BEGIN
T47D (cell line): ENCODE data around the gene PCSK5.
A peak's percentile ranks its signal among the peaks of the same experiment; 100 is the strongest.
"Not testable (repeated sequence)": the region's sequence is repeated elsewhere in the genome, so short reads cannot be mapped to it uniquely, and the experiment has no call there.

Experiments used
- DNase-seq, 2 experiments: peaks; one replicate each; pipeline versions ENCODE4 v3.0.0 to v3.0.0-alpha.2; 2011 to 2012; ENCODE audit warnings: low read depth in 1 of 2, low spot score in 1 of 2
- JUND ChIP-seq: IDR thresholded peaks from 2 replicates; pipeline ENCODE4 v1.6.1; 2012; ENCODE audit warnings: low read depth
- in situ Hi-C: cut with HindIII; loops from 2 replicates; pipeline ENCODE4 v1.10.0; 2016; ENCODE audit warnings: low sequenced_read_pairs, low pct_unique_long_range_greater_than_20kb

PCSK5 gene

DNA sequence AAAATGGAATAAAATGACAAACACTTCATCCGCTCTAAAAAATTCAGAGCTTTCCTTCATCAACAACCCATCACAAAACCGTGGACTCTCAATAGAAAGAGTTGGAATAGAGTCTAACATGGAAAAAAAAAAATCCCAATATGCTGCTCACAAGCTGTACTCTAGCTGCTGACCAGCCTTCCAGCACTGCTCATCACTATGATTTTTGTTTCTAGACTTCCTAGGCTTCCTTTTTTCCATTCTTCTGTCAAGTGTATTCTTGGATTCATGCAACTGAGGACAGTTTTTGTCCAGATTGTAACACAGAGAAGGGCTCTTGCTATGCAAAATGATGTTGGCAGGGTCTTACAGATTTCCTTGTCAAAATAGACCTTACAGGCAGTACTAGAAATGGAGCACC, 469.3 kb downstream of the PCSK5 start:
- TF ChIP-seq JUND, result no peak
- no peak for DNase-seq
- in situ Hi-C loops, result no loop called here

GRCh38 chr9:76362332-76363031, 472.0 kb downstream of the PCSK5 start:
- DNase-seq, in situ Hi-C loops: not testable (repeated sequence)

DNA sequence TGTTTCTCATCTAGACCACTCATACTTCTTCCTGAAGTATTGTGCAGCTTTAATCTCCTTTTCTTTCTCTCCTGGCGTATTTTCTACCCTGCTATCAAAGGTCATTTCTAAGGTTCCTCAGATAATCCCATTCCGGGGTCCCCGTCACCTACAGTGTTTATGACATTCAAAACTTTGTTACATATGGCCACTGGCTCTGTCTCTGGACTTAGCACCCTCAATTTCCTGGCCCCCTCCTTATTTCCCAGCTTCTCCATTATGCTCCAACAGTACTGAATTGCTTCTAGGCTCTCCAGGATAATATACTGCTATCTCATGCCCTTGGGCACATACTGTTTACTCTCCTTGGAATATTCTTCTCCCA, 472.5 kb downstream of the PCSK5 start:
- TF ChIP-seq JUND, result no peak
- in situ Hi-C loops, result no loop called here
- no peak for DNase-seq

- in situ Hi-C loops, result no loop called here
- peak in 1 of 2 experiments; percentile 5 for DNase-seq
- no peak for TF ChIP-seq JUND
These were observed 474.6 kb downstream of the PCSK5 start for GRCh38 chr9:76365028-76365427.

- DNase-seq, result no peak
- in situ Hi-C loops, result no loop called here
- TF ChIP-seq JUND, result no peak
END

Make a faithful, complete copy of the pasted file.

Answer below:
T47D (cell line): ENCODE data around the gene PCSK5.
A peak's percentile ranks its signal among the peaks of the same experiment; 100 is the strongest.
"Not testable (repeated sequence)": the region's sequence is repeated elsewhere in the genome, so short reads cannot be mapped to it uniquely, and the experiment has no call there.

Experiments used
- DNase-seq, 2 experiments: peaks; one replicate each; pipeline versions ENCODE4 v3.0.0 to v3.0.0-alpha.2; 2011 to 2012; ENCODE audit warnings: low read depth in 1 of 2, low spot score in 1 of 2
- JUND ChIP-seq: IDR thresholded peaks from 2 replicates; pipeline ENCODE4 v1.6.1; 2012; ENCODE audit warnings: low read depth
- in situ Hi-C: cut with HindIII; loops from 2 replicates; pipeline ENCODE4 v1.10.0; 2016; ENCODE audit warnings: low sequenced_read_pairs, low pct_unique_long_range_greater_than_20kb

PCSK5 gene

DNA sequence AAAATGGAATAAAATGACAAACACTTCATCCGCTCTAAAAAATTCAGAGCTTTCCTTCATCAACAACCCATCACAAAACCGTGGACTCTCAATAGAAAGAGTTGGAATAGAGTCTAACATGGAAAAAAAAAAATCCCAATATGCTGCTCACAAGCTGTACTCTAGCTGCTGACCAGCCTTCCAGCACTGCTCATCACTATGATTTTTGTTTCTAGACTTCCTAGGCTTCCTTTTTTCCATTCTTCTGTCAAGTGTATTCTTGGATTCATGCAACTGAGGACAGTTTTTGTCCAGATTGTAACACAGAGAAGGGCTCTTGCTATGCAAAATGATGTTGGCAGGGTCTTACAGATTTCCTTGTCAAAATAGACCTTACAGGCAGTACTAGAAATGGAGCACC, 469.3 kb downstream of the PCSK5 start:
- TF ChIP-seq JUND, result no peak
- no peak for DNase-seq
- in situ Hi-C loops, result no loop called here

GRCh38 chr9:76362332-76363031, 472.0 kb downstream of the PCSK5 start:
- DNase-seq, in situ Hi-C loops: not testable (repeated sequence)

DNA sequence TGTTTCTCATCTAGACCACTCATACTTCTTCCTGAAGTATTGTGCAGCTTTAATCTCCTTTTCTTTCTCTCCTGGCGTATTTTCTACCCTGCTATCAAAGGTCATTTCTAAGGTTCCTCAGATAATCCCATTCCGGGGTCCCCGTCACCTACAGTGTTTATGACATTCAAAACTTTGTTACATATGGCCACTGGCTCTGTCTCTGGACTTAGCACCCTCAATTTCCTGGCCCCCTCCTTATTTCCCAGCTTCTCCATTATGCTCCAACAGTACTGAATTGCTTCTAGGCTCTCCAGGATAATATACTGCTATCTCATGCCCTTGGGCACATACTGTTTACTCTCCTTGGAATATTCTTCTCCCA, 472.5 kb downstream of the PCSK5 start:
- TF ChIP-seq JUND, result no peak
- in situ Hi-C loops, result no loop called here
- no peak for DNase-seq

- in situ Hi-C loops, result no loop called here
- peak in 1 of 2 experiments; percentile 5 for DNase-seq
- no peak for TF ChIP-seq JUND
These were observed 474.6 kb downstream of the PCSK5 start for GRCh38 chr9:76365028-76365427.

- DNase-seq, result no peak
- in situ Hi-C loops, result no loop called here
- TF ChIP-seq JUND, result no peak